The desire for a direct road from the Willamette Valley to this new-found stock Paradise and also the desire to have a more direct road, with lesser grades - for the migration that was now pouring in from the east, finally brought about the construction of the wagon road across the Santiam Pass.

Before leaving our exploring party - for we shall not again take them up further in our story - we want to tell of the route they traveled. These names, of course, were given these places since that brave party hewed the route for the Santiam Pass, and on each name hangs a story that cannot be told here - Whiskey Butte, Moss Butte, and Canyon Creek saw white men for the first time when these explorers passed their way. Hiatt and Gordon had not turned their herds of cattle out on the range, that bears their name, nor was there a place known as Boulder Ridge when Andrew Wiley herded his old white pack mule over and around these points. Then, too these travelers must have stirred up the first dust on old "Seven-Mile," and the old white mule carried the first white man's pack across Hackleman Creek and on out to Lost Prairie where our party lost their bearings.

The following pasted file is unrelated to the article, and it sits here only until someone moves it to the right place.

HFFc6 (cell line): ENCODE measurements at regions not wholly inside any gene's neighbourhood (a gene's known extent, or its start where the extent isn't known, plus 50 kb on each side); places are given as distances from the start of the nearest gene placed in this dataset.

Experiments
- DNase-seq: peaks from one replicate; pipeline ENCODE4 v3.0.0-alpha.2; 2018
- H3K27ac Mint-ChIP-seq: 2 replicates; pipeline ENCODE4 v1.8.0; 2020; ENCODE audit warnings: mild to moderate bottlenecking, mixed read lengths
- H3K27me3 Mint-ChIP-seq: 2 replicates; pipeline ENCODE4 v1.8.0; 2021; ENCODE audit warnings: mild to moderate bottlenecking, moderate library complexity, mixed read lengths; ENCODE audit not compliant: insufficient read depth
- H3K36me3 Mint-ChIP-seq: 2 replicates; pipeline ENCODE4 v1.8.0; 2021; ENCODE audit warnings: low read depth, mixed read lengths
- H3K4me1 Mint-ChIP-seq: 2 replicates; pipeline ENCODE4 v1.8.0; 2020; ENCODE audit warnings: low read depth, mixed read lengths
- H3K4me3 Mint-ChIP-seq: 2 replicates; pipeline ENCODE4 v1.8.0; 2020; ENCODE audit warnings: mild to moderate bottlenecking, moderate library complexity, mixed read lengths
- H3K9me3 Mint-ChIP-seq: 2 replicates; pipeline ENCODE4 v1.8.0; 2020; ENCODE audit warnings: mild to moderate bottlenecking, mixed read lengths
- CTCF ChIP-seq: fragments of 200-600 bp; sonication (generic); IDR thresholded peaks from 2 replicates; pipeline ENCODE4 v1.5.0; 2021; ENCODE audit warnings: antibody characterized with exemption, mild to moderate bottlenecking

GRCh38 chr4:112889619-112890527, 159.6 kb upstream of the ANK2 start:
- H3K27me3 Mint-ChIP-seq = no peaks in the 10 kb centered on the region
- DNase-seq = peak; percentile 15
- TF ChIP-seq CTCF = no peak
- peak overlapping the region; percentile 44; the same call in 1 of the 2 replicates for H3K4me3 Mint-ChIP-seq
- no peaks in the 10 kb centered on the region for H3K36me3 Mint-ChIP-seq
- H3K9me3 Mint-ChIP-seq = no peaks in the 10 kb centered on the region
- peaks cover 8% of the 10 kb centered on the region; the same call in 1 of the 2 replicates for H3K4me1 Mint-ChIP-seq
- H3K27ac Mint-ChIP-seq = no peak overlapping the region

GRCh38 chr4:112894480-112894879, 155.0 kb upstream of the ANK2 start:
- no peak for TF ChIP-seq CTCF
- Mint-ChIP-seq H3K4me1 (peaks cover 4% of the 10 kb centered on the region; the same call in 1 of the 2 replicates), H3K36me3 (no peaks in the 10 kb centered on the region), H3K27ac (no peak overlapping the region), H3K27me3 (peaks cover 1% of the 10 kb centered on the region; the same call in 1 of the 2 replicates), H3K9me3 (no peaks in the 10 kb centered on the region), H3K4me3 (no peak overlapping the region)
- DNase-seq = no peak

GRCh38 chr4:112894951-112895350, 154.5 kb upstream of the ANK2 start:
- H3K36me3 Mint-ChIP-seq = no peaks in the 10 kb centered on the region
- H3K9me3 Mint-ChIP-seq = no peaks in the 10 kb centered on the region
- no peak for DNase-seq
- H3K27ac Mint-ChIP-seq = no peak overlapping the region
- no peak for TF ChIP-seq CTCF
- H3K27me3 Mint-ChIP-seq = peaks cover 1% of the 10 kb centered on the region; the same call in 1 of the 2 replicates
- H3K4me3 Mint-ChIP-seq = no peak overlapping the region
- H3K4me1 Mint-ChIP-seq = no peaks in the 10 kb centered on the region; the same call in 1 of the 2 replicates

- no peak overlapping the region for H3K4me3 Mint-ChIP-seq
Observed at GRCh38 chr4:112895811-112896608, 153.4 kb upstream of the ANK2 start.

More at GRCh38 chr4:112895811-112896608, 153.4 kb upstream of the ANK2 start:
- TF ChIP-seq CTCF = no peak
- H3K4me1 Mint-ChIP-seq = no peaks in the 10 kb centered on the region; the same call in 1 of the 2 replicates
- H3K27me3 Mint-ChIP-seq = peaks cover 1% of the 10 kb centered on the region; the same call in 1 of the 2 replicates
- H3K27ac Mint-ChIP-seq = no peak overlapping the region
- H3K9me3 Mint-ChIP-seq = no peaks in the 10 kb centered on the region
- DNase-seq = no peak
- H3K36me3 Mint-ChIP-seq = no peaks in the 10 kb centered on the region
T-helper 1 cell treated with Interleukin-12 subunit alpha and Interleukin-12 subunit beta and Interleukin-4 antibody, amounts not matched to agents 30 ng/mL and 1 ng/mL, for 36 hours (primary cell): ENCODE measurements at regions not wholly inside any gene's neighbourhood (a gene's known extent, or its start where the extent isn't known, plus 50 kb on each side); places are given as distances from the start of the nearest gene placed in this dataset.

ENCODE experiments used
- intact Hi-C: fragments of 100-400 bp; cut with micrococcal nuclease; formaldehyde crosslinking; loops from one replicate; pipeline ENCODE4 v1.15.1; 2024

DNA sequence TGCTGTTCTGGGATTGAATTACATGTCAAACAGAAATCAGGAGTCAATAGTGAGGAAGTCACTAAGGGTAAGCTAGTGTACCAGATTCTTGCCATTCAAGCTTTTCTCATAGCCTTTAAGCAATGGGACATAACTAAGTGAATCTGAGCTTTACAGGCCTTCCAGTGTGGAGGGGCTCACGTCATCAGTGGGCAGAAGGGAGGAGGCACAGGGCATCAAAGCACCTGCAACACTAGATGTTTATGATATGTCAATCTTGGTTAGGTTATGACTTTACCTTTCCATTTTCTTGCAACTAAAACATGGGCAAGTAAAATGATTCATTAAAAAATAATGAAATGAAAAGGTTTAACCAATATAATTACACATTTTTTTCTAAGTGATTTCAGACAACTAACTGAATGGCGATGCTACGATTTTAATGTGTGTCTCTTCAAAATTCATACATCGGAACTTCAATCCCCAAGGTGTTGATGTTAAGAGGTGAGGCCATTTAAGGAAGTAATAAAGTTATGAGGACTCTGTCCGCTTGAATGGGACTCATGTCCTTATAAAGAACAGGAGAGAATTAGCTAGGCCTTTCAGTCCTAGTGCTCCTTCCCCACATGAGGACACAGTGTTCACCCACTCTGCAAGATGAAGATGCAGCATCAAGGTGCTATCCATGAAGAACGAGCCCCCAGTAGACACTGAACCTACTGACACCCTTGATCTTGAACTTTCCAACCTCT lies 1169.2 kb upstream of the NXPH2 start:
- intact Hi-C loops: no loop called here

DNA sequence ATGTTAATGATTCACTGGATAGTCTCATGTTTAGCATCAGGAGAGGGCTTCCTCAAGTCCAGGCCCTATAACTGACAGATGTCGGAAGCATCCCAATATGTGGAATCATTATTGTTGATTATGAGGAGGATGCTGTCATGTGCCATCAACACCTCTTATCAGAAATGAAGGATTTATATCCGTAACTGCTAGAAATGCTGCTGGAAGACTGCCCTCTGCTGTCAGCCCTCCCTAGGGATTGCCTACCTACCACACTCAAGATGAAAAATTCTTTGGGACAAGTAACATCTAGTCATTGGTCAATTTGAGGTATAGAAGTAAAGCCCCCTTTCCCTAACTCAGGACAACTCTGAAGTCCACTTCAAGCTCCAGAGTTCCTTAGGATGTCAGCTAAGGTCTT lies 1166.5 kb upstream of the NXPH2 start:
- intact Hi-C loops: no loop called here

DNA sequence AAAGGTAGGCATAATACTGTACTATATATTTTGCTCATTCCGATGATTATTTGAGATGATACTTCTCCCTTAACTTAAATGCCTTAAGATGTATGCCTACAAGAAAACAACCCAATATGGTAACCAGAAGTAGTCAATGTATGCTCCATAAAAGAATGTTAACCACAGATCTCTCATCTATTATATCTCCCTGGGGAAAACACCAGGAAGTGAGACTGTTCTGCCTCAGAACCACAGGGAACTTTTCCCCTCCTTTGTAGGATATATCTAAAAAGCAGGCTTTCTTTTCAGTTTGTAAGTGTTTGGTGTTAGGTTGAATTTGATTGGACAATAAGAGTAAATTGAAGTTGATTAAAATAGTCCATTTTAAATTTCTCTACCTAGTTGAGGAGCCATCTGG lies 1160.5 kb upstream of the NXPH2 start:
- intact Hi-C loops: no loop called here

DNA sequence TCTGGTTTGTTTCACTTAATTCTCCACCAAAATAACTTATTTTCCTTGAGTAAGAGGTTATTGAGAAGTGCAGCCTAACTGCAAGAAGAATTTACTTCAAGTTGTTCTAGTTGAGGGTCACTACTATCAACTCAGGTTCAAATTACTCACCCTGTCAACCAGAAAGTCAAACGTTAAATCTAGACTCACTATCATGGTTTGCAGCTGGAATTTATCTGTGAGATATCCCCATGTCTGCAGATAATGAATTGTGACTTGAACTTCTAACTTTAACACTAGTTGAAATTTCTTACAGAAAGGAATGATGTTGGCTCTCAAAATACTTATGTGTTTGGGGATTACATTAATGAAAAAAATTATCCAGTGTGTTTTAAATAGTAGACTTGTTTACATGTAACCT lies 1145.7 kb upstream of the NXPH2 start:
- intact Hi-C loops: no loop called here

At Lost Prairie we find the party discouraged until their leader tells them of the pass, to the east, he has seen. He leads them around the shores of Fish Lake and Clear Lake and on again to Big Lake. The headwaters of Cache Creek also mirror the forms of this exploring party. They continue eastward until they strike the waters of the Deschutes River, where they halt and drink.

After arriving back into the valley our exploring party tells of the country they have seen and do what they can to get a road constructed over the route they traveled. Here we have to part with our exploring party who did the initial work in bringing about the construction of the road across the Santiam Pass, which made this story possible.